This is my first Father’s Day… as a father. I slept late, and at this very moment, Christie is making bacon and pancakes. My wife is an incredible cook. The only thing she’s ever made that wasn’t delicious was asparagus (I literally ran to the trash can and spit it out) — but that was not her fault (it is absolutely impossible for a mere human being to make asparagus taste good — it requires an act of you-know-who). However, despite the fact that Christie has great skills in the kitchen, she entered into the holy bonds of matrimony not knowing how to fry a single thing. I assume it has something to do either with hailing from Virginia or from a family who practiced healthy eating.
Growing up in south Alabama, my family did NOT eat what one would call particularly healthy foods. Actually there are probably a (very) few people who might call our diet outright unhealthy. You may not know that we have five major food groups in the deep south:
- coke (a food group which includes any and all nonalcoholic carbonated beverages)
- fried stuff (anything from meats to vegetables to snicker bars to the little crispy things leftover after frying any of the aforementioned items)
So, Christie — yeah, Christie had no idea how to fry foods. She could make a mean lasagna from scratch, and her Greek food was amazing (baklava my favorite). But she couldn’t cook bacon or fry okra to save a life (or perhaps to kill one) — not when we got married. But she learned… for me. Yep, my wife now not only allows me to eat a pound of bacon at a time, but she cooks it for me. So today, for Father’s day breakfast, I’m eating three pancakes and a pound of bacon. Lunch is pepperoni and bacon pizza. And for supper, I’ll unbutton the top of my pants and just swell up, toothpick in hand. Ah, for a Happy Father’s Day.
A few quotes for your Father’s Day. To be enjoyed with bacon or fried MoonPies:
- If the new American father feels bewildered and even defeated, let him take comfort from the fact that whatever he does in any fathering situation has a fifty percent chance of being right. –– Bill Cosby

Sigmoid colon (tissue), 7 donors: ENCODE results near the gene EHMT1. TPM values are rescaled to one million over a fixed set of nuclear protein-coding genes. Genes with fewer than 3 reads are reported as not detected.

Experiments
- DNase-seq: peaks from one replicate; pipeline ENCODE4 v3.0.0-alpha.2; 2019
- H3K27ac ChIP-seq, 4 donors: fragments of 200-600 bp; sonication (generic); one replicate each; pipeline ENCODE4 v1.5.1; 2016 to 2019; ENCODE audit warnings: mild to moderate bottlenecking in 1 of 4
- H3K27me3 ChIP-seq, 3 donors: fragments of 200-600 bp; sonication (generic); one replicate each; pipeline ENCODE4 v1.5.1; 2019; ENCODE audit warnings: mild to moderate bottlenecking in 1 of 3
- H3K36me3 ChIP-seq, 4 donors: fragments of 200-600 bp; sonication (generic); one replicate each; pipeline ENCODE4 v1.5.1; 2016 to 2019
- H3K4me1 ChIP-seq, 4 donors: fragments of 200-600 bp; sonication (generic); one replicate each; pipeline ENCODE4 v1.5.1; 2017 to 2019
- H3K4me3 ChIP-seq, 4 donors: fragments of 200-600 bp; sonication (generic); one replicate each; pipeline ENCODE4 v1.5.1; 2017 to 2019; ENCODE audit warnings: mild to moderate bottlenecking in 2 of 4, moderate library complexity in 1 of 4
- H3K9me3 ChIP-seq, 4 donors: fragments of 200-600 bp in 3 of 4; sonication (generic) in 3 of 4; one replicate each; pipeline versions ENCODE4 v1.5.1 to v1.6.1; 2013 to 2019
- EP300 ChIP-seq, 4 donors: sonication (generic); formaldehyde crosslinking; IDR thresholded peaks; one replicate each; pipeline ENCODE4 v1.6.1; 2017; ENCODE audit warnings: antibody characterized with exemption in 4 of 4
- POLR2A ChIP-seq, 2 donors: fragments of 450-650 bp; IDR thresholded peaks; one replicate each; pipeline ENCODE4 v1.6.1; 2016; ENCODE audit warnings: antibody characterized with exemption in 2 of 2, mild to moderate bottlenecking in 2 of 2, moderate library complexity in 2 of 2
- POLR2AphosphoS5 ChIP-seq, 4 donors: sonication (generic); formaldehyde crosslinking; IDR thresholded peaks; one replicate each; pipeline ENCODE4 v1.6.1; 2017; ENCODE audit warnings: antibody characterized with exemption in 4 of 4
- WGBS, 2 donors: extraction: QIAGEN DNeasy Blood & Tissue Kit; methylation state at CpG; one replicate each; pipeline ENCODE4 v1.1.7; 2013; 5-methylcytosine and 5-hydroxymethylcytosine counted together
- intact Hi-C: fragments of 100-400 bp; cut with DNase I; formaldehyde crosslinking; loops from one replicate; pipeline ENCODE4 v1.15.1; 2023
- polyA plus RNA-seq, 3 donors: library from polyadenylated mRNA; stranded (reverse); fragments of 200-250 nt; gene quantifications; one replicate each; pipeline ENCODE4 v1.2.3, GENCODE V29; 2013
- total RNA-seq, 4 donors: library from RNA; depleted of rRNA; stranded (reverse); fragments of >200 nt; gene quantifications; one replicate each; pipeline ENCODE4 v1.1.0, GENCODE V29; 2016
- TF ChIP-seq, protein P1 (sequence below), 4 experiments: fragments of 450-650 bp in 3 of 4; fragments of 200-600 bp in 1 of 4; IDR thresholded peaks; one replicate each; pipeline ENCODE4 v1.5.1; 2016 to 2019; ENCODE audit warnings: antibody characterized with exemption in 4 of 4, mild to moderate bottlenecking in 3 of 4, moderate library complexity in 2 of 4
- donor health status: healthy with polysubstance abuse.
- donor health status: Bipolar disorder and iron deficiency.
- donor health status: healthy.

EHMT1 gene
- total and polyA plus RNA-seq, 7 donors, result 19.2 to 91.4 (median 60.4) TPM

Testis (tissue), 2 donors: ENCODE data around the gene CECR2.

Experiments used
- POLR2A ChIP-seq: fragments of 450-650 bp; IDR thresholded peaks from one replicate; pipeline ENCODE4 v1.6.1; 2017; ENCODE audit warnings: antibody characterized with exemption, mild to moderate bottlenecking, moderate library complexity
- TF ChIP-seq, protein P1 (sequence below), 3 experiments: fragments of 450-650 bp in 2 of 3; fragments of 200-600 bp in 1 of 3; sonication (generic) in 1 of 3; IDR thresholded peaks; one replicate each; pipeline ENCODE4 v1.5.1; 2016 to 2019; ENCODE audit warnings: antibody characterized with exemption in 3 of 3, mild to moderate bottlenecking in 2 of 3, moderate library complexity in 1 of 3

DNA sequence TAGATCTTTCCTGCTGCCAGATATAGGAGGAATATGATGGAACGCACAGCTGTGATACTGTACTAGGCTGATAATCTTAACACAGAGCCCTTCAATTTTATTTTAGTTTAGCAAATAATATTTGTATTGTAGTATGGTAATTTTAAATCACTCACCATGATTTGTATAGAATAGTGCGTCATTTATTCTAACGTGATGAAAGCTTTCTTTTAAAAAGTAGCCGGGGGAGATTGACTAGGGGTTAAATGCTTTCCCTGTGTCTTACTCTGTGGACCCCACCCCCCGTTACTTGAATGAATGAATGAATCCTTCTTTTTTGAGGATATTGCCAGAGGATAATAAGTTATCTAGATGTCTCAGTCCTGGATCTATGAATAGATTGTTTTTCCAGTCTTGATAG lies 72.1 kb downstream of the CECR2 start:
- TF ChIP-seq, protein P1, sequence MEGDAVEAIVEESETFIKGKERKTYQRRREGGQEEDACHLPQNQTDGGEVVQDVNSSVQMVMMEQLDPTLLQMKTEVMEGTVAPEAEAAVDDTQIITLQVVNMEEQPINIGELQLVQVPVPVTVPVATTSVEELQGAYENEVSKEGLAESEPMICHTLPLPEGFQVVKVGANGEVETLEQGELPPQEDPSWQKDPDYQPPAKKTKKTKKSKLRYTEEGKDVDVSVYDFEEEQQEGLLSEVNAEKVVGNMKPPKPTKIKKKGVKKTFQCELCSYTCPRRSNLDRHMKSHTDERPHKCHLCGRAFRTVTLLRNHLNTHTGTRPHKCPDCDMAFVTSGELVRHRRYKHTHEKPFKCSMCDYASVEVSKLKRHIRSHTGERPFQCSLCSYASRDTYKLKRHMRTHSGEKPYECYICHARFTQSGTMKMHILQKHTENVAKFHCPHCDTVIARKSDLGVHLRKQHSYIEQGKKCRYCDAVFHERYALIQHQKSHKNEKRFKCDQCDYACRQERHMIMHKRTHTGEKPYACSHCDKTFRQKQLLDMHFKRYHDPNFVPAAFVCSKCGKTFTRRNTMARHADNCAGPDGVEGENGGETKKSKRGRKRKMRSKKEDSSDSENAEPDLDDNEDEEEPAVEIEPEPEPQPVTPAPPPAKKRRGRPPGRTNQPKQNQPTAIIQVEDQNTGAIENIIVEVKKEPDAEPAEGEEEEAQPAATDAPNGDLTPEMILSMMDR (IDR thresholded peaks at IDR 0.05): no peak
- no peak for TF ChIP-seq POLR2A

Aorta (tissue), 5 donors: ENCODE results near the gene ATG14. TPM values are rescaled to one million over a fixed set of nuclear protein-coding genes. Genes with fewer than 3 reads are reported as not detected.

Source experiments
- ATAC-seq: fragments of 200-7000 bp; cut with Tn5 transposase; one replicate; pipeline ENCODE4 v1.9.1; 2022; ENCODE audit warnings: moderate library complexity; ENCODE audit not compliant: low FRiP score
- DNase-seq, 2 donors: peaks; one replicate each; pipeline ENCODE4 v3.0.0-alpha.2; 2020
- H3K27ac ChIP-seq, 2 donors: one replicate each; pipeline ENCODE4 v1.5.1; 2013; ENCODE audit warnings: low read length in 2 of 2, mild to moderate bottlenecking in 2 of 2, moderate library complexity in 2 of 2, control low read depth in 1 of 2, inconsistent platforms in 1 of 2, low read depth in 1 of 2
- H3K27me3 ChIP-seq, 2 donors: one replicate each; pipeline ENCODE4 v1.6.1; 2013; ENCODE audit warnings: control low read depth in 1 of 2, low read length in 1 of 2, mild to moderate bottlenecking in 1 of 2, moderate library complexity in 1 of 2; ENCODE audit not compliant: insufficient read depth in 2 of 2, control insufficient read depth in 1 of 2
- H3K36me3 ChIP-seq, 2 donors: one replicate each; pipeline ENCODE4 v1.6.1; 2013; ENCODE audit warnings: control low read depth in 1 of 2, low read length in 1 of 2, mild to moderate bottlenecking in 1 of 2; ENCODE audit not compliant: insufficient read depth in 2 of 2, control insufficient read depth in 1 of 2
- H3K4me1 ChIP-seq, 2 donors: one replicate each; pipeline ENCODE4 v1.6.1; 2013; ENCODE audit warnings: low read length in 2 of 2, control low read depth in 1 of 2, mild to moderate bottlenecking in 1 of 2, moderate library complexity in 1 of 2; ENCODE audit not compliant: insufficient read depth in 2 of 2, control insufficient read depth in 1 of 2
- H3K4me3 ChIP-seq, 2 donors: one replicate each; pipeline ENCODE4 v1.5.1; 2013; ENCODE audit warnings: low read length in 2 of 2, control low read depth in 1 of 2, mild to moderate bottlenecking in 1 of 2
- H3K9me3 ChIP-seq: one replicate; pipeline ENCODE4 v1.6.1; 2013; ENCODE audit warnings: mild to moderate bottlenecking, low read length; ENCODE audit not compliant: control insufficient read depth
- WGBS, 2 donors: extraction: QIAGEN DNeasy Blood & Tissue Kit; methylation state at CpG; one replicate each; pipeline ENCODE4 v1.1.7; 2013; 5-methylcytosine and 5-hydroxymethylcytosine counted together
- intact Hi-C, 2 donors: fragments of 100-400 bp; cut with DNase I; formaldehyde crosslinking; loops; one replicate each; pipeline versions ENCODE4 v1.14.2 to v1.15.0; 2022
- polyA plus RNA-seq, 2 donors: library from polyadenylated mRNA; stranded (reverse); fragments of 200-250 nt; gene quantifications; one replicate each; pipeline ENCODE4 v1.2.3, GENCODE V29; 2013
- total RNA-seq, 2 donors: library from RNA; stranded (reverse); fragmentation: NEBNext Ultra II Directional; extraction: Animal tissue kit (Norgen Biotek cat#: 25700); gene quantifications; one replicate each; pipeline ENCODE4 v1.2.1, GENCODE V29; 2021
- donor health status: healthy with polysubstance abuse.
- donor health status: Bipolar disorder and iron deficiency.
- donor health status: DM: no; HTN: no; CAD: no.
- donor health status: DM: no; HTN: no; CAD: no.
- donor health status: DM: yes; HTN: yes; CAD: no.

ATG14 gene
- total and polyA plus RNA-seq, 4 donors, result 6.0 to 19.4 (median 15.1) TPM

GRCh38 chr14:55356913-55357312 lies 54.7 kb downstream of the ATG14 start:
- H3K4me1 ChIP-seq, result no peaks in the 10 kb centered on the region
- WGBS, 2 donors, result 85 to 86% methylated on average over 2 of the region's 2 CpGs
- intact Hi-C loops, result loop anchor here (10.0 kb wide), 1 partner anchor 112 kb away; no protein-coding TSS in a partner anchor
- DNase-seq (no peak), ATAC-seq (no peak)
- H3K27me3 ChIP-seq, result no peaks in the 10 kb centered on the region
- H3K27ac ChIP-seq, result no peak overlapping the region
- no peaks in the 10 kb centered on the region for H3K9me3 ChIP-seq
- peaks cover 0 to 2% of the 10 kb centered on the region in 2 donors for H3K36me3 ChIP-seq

- A father is a banker provided by nature. –– French Proverb
- What a dreadful thing it must be to have a dull father. –– Mary Mapes Dodge
- When I was a boy of 14, my father was so ignorant I could hardly stand to have the old man around. But when I got to be 21, I was astonished at how much the old man had learned in seven years. –– Mark Twain
- A father is a guy who has snapshots in his wallet where his money used to be. — Unknown
- The father is always a Republican toward his son, and his mother’s always a Democrat. — Robert Frost
- The father of a daughter is nothing but a high-class hostage. A father turns a stony face to his sons, berates them, shakes his antlers, paws the ground, snorts, runs them off into the underbrush, but when his daughter puts her arm over his shoulder and says, “Daddy, I need to ask you something,” he is a pat of butter in a hot frying pan. — Garrison Keillor
- Small boy’s definition of Father’s Day: It’s just like Mother’s Day only you don’t spend so much. –– Unknown
- By the time a man realizes that maybe his father was right, he usually has a son who thinks he’s wrong. –– Charles Wadsworth
- To her the name of father was another name for love. — Fanny Fern
I want to be a picture.
Baylor’s over six months old now. There are so many things I want for her. I want her to grow up to live life to the fullest — the life God intended for her. I want her to be honest and hard-working, and compassionate and loving. I want Baylor to be witty and sarcastic, have my sister’s hair, and go to Auburn on a volleyball scholarship. But this post isn’t about Baylor. Today is MY day.*
“What do I want for ME?” That’s the question. And I’ve already given you my answer. I want to be a picture. A picture of God in the life of my daughter. I want Baylor to daily see in me the characteristics of our heavenly Father. I want my life to be a painting of unconditional love and forgiveness, of patience and grace. I want Baylor’s understanding of God to be grounded in my love for her, which is grounded in the Father’s love for me. I want my words and actions to be a beautiful display of God’s heart in the life of my daughter. On this and every Father’s Day, I want nothing more than to be a picture — well, I want that and some bacon… gravy on the side, please.
Happy Father’s Day, dads.
* For more about what I want for my daughter and what I hope she becomes, read what a father really wants, which was written two weeks before Baylor’s (late) arrival.